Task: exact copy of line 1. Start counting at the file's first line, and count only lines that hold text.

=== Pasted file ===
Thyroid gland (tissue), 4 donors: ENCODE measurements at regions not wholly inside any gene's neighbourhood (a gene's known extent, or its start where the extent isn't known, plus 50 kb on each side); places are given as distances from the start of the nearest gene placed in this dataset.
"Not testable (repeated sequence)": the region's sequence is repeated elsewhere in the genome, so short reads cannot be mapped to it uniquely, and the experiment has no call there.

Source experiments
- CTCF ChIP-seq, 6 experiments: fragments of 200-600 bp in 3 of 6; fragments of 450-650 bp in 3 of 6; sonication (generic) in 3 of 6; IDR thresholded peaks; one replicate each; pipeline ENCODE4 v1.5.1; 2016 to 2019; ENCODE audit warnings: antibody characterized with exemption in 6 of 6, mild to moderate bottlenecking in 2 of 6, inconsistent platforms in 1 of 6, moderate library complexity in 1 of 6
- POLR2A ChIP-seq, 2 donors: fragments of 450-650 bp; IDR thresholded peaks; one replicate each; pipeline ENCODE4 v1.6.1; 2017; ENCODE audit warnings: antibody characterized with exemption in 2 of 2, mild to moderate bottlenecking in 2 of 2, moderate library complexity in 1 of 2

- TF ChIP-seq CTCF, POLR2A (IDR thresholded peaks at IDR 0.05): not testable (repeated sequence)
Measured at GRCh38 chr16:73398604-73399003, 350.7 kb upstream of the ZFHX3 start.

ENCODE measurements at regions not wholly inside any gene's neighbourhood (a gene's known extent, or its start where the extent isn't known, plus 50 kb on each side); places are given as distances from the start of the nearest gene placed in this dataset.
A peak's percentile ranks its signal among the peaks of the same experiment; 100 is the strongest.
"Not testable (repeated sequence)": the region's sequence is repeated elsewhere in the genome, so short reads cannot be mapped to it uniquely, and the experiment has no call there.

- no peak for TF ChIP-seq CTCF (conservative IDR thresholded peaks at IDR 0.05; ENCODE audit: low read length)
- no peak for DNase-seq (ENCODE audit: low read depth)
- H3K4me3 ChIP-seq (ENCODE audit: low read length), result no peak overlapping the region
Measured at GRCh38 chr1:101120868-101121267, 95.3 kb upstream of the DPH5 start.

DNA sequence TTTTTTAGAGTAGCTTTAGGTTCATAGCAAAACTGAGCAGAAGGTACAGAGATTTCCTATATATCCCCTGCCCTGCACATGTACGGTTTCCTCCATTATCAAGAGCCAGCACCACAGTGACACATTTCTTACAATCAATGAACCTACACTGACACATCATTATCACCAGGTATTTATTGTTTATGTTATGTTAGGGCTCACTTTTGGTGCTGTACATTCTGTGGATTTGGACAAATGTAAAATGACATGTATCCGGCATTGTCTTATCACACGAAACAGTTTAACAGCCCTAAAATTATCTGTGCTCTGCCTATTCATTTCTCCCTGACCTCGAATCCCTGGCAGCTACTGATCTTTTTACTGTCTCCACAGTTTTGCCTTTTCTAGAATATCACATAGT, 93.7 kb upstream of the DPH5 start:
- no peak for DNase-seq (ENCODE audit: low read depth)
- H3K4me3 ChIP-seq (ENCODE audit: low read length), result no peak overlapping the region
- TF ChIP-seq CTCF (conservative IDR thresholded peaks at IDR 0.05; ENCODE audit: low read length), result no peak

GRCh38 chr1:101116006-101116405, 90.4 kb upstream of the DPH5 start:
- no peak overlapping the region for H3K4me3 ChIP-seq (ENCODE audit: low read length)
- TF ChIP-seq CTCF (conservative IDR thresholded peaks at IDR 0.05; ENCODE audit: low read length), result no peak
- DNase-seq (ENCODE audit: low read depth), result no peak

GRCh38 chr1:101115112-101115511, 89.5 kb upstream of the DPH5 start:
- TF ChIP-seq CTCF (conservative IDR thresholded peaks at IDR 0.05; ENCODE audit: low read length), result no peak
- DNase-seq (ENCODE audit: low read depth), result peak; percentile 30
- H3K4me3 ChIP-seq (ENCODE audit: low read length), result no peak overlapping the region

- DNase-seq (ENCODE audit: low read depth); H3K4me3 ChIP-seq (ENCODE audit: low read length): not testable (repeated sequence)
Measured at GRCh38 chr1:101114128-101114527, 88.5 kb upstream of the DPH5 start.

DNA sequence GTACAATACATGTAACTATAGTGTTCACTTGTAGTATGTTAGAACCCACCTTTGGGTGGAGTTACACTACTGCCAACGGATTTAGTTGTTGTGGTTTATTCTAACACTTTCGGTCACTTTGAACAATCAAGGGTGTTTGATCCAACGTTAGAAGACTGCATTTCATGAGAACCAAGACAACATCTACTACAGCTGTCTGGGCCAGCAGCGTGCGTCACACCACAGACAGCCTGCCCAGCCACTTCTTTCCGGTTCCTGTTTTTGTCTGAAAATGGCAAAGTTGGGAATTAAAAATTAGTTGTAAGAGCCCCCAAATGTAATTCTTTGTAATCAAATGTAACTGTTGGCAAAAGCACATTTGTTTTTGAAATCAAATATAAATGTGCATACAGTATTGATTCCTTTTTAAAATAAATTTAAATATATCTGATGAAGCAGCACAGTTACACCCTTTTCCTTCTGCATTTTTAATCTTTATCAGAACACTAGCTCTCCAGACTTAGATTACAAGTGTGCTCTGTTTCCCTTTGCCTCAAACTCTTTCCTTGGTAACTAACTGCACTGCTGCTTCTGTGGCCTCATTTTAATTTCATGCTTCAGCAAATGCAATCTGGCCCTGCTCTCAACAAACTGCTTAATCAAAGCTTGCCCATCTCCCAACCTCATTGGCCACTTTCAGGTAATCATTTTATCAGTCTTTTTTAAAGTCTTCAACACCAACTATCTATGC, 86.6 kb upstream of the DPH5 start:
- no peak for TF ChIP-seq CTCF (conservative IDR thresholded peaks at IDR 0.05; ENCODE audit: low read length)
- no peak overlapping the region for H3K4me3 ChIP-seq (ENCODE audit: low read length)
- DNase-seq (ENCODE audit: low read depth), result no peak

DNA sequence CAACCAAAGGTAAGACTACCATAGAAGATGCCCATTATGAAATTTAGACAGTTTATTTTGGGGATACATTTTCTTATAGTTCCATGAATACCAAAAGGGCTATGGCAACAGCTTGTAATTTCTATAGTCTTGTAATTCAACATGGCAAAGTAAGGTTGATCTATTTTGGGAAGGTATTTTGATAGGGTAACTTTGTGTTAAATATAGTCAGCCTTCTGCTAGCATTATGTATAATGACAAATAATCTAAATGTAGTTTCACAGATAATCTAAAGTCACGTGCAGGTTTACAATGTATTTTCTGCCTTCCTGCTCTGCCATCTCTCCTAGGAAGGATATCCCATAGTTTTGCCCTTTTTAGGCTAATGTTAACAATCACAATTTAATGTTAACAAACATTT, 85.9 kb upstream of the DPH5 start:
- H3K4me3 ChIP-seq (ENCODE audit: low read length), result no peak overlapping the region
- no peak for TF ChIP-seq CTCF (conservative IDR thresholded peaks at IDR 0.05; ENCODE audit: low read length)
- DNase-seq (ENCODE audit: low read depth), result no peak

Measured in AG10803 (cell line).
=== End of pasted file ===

Thyroid gland (tissue), 4 donors: ENCODE measurements at regions not wholly inside any gene's neighbourhood (a gene's known extent, or its start where the extent isn't known, plus 50 kb on each side); places are given as distances from the start of the nearest gene placed in this dataset.